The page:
Tag Archive | authors

Roald Dahl Day

The library celebrated Roald Dahl Day on Tuesday 18th September by inviting all of our Year 2 students to a party.

We decorated the library with a Charlie and the Chocolate Factory theme, complete with chocolate river, giant mushrooms and large “lollies” hanging from the ceiling. The library staff and Year 2 staff all came in costume and most of the students did too.

library-staff willy-wonka wonka-land

We started with students doing a round of themed activities. For The Enormous Crocodile we played Stuck in the Swamp on the lawn outside the library; for George’s Marvellous Medicine I did a science show where we mixed different chemicals to make things change colour and fizz; for Fantastic Mr Fox we played pin the tail on the fox and for The Twits students donned blindfolds and searched for rubber worms in our wormy “spaghetti”.

  wormy-spaghetti  marvellous-medicine

The food was provided by our Year 12 Hospitality students who did a great job creating a themed menu with lots of chocolate, James and the Giant Peach cupcakes, snozcumber sandwiches and human bean dip from The BFG and chicken nuggets from Fantastic Mr Fox among others, with plenty of fizzy lifting drink to wash it down. We sat down on the floor together and had a giant picnic.

picnic  food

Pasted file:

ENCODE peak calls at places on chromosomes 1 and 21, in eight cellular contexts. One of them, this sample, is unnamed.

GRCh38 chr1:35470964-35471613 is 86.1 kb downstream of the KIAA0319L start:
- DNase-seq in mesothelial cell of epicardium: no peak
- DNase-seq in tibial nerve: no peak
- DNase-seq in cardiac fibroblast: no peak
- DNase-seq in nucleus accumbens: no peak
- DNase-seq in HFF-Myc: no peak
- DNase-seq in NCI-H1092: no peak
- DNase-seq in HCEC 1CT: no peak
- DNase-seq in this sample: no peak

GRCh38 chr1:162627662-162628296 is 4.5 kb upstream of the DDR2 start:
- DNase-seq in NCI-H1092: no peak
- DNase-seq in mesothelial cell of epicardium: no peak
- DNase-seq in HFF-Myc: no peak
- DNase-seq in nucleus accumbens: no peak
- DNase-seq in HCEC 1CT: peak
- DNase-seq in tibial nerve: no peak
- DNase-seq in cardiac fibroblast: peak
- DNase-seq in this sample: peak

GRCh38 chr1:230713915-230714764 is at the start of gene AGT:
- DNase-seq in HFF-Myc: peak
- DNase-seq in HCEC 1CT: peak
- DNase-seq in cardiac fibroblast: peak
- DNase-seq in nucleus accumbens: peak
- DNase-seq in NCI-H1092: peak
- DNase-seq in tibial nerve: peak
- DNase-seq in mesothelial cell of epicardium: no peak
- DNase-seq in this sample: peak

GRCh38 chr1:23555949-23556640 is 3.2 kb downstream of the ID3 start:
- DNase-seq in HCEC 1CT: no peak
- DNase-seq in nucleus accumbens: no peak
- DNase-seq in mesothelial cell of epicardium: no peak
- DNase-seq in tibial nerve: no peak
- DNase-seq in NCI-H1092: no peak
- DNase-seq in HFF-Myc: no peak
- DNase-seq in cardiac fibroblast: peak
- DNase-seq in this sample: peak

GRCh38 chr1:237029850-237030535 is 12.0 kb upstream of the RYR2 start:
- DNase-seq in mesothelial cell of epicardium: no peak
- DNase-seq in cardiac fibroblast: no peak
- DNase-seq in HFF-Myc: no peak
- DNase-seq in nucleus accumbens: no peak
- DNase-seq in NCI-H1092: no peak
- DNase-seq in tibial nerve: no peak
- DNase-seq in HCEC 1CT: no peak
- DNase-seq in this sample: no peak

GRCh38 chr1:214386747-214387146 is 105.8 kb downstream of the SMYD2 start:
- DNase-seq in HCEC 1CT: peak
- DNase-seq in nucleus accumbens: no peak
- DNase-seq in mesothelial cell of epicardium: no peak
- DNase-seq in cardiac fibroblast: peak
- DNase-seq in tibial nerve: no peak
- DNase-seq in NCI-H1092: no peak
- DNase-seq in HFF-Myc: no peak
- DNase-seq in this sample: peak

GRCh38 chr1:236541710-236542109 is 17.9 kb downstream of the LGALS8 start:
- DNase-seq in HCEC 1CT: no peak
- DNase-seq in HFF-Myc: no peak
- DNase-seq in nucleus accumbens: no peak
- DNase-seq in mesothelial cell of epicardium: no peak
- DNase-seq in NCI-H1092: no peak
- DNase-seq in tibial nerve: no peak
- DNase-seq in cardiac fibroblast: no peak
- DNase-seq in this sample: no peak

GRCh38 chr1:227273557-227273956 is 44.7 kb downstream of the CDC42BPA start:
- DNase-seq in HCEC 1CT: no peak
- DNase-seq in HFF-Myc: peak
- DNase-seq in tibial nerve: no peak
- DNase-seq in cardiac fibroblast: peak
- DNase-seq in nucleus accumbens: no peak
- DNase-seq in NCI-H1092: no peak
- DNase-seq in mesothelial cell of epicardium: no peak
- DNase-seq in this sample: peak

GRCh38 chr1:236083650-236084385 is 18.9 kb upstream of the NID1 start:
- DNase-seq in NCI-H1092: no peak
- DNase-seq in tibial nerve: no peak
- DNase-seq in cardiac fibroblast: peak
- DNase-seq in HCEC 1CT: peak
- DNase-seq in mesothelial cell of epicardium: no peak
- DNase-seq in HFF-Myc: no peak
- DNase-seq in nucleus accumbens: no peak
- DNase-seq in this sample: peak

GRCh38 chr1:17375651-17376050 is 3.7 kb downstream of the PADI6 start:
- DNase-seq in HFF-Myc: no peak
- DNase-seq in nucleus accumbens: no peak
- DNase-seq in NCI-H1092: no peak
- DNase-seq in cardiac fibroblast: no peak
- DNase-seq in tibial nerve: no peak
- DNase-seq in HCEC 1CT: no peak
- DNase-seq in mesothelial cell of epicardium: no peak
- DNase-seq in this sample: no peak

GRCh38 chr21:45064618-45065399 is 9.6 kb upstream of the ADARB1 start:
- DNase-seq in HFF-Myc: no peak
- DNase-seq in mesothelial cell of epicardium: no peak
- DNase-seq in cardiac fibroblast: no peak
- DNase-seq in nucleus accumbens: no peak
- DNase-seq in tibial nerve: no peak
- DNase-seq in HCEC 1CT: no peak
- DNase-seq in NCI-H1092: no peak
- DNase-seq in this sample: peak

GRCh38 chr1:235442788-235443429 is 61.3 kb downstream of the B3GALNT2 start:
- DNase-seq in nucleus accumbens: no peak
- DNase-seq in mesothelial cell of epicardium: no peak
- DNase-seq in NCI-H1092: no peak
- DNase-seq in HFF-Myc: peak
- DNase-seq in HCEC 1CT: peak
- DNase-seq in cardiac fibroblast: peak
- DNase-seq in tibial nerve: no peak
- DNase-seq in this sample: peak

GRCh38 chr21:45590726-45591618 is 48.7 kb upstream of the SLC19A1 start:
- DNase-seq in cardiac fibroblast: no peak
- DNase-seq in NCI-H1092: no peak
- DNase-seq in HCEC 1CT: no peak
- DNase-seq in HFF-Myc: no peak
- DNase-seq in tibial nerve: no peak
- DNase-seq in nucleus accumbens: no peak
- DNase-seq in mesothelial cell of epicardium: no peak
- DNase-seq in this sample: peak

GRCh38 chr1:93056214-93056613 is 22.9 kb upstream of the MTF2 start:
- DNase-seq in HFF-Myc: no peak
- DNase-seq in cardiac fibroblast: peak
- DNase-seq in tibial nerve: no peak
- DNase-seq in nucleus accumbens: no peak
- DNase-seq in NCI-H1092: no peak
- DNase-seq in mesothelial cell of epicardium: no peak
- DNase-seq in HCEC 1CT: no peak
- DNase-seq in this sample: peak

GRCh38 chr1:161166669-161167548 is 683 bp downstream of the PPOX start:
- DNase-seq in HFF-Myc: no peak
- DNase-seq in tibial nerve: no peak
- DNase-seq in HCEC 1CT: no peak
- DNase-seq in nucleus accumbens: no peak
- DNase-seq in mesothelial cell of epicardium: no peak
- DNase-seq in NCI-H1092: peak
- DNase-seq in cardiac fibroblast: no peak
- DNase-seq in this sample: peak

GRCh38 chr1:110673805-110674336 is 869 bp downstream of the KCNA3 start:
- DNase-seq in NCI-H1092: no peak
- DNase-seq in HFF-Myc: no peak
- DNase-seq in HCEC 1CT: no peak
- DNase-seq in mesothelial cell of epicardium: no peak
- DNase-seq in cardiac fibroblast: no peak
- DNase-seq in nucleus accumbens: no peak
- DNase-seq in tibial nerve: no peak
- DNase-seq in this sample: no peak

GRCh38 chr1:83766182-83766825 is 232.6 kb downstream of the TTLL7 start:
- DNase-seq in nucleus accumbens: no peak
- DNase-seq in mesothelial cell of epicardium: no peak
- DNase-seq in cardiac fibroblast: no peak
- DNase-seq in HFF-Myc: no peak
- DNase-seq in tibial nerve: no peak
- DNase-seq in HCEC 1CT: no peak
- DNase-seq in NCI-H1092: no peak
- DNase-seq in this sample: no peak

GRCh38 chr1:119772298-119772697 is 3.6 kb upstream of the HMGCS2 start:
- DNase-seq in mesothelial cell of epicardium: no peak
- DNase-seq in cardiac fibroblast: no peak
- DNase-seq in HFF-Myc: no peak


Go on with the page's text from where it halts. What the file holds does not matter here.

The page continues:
Visiting Authors

As part of our Book Week celebrations we had four visiting authors across P-12. Nadia Sunde was a big hit with the students and staff alike in P-3. She is a storyteller who gave a hilarious performance involving music and drama, which was highly interactive and explored the power of the imagination.

Pat Flynn spoke to the Year 4-7 students and all of his books were borrowed immediately after his talks. Steph Bowe was our speaker for the Year 9-12 students and it was interesting for them to see someone so young who was a successful author.

Finally, Peter Carnavas conducted workshops with our Year 8 classes as part of their picture book unit in English, focusing on the way in which images can convey meaning.

Nadia Sunde  Steph BowePeter Carnavas

 

Kerry Argent Visits

Kerry Argent, illustrator of books such as Wombat Divine and Too Loud, Lily, visited PLC today to speak to our Prep to Year 3 students. Through showing lots of examples of her art, the students got to see how an illustrator works to transform an author’s words into a picture book. Some impressive drawings of koalas were made by following Kerry’s simple tips.

Kerry Argent 1Kerry Argent 2

Samantha Wheeler